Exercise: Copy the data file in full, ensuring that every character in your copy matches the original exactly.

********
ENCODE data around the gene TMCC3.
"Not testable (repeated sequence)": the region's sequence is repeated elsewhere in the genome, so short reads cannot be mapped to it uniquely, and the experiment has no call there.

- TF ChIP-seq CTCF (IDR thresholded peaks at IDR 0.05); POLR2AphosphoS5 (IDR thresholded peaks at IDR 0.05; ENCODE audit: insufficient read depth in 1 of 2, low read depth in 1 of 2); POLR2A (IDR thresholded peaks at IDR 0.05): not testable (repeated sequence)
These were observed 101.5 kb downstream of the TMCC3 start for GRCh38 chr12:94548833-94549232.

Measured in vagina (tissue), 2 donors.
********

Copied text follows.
ENCODE data around the gene TMCC3.
"Not testable (repeated sequence)": the region's sequence is repeated elsewhere in the genome, so short reads cannot be mapped to it uniquely, and the experiment has no call there.

- TF ChIP-seq CTCF (IDR thresholded peaks at IDR 0.05); POLR2AphosphoS5 (IDR thresholded peaks at IDR 0.05; ENCODE audit: insufficient read depth in 1 of 2, low read depth in 1 of 2); POLR2A (IDR thresholded peaks at IDR 0.05): not testable (repeated sequence)
These were observed 101.5 kb downstream of the TMCC3 start for GRCh38 chr12:94548833-94549232.

Measured in vagina (tissue), 2 donors.